The Apollo mission talks with NASA Mission Control Center are digitized.

    A group of researchers has digitized thousands of hours of audio recordings from NASA archives. These are recordings of conversations between mission control center personnel and Apollo mission astronauts. With their help, researchers hope to improve speech recognition and analysis technologies.

    About this project and the difficulties in working on it - tell you under the cut.

    By the way, if you like to read about working with sound in microformat - our Telegram-channel .

    Photo of Salvatore Capalbi CC BY-SA

    about the project

    In 2012, a group of researchers led by Professor John Hansen from the University of Texas at Dallas requested NASA to provide them with access to the agency’s audio archives. The researchers wanted to use the recordings of astronaut talks with NASA's mission control center to develop and train speech recognition algorithms.

    Access was granted to the researchers, but they faced an unpleasant problem - it turned out that most of the audio recordings were not digitized and were stored in NASA archives on tape.

    The team decided to take up this issue, giving start to the project, which lasted more than five years. Scientists began digitizing all the records from the Apollo 11 space mission and most of the records from Apollo 1 of Apollo 13 and Gemini 8.

    The task of digitizing old films turned out to be technically difficult. Recordings could be played only on special SoundScriber devices, which were made in the 1960s for NASA. In total in the world there are two such machines made specifically for the agency.

    Installed in the command center, the devices wrote sound from 30 different sources on 30 separate tracks to the tape. However, to this day only one SoundScriber has been preserved in working condition . In this case, the machine could play only one track at a time. Considering that in the hands of the researchers there were countless films with records of 14 hours each, the project could drag on for a long time.

    “Even if doing this around the clock, digitizing the archive only for Apollo 11 would have taken us about 170 years,” said Hansen.

    To solve the problem, scientists modified the SoundScriber by developing a new reading head, which made it possible to read 30 tracks simultaneously. Plus, a solution was implemented for parallel processing.

    As a result, the archive of all four missions was digitized in just three months. The researchers then created a program that not only recognized speech, but also determined who spoke when and who posted the entries in chronological order.

    The archive will be publicly available to other scientists and university staff. Some of the records are already on the Explore Apollo website , which is dedicated to the Apollo 11 mission.

    Why is it important

    One of the main problems of NLP-systems is the problem of speech recognition in a noisy environment - when many people speak at once, there are extraneous sounds. The team of researchers and John Hansen hope that their work will allow to take a step in front in its resolution.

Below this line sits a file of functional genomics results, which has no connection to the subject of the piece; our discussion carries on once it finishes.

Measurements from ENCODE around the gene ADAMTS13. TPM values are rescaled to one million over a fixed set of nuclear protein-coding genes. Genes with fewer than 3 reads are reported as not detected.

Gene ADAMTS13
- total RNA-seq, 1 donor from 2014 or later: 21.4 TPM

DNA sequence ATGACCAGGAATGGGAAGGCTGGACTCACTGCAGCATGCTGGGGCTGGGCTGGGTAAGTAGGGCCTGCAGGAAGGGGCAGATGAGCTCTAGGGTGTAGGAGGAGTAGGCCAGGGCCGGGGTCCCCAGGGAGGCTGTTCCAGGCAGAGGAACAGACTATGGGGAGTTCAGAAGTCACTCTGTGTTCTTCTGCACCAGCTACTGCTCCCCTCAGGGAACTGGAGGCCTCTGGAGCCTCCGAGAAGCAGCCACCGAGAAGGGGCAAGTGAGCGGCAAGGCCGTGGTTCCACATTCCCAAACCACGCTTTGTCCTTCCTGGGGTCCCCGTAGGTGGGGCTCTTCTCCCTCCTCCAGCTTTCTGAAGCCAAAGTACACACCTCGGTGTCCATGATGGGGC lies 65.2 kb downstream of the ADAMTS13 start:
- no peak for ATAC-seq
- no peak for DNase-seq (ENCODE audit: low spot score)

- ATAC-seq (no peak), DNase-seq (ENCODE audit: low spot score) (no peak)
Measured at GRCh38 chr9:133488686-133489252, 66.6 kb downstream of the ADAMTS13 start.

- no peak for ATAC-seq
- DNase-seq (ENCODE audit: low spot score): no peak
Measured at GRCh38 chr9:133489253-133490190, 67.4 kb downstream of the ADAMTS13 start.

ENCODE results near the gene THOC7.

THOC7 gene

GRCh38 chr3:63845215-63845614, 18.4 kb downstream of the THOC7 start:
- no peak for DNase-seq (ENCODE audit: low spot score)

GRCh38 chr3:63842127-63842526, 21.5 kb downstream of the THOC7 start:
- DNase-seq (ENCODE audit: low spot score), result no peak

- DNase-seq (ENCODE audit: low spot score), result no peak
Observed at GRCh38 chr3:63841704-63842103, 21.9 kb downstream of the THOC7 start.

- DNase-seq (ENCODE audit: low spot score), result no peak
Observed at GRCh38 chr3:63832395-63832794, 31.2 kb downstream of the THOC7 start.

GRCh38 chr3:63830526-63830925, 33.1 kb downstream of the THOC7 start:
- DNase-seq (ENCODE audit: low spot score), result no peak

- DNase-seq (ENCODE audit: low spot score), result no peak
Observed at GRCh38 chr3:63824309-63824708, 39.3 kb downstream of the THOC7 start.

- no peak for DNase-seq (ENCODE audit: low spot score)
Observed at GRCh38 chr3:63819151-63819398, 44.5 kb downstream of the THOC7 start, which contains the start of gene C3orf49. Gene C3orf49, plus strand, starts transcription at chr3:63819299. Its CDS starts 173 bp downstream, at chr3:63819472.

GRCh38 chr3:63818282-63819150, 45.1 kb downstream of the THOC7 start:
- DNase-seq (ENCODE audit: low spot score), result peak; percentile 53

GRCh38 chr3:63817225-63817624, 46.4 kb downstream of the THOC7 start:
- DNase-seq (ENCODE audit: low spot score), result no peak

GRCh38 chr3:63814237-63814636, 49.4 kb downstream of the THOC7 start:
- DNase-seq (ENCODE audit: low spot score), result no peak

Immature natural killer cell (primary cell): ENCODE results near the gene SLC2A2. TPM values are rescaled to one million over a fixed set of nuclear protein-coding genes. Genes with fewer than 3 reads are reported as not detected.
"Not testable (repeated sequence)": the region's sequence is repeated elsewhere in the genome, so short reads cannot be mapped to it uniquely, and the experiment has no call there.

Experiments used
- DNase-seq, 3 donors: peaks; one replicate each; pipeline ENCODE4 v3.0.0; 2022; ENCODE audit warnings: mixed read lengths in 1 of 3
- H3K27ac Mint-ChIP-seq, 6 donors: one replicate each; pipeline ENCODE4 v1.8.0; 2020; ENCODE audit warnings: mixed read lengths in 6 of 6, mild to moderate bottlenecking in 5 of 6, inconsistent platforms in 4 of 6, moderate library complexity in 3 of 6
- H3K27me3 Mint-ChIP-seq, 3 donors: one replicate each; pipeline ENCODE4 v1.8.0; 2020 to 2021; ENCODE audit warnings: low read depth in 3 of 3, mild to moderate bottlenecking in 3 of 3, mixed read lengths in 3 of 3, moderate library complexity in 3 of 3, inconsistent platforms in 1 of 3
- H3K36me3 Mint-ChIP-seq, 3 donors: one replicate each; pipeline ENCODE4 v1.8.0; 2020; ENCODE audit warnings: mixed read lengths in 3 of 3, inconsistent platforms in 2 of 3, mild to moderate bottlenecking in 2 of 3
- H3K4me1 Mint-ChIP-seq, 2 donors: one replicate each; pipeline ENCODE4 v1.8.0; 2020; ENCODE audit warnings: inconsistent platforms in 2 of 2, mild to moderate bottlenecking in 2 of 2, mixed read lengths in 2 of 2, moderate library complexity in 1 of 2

NASA audio archives are recordings of conversations of many people at the same time in a real situation related to solving a number of complex tasks. Moreover, employees of the center in Houston often have a pronounced Texan accent in their speech, and recognition of different variants of pronunciation is not the strongest side of AI systems. Using such records to train ML algorithms will allow you to better “prepare” machines for working in difficult conditions.

    John hansen also thinksthat their work will open the door to the world of space flight for the general public. Usually we only see the work of astronauts, but we lose sight of the work of the people who accompany the flight from the Earth. These records will provide an opportunity to look into the heart of NASA. As Hansen says, this is a chance to find out about the “heroes behind the heroes.” NASA


    Other records

    Earlier in NASA have already published some audio recordings from their archives. In 2014 , records of the negotiations of the crew members aboard the Apollo 11 were posted on the agency’s website . All records are given in their original form, with technical noise and long pauses. Audio at some points leaves much to be desired, however, along with the corresponding files there are time stamps on which you can consult the text decoding .

    Also records of negotiations during NASA missions can be found in the official archive of the agency on . There are records of both old flights (from 1982) and modern launches.

    You can also find records of cosmonauts talks on the ISS on the Internet. For example, on this resourceThere are audio recordings made during a spacewalk and an emergency situation on board the station in August 2007. There are records on which astronauts from the ISS answer questions and tell how they rest and what they grow .

    All these archives and projects allow you to become better acquainted with the processes occurring in orbit in space and in the headquarters on Earth.

    More about sound in our “World Hi-Fi”:

    Also popular now: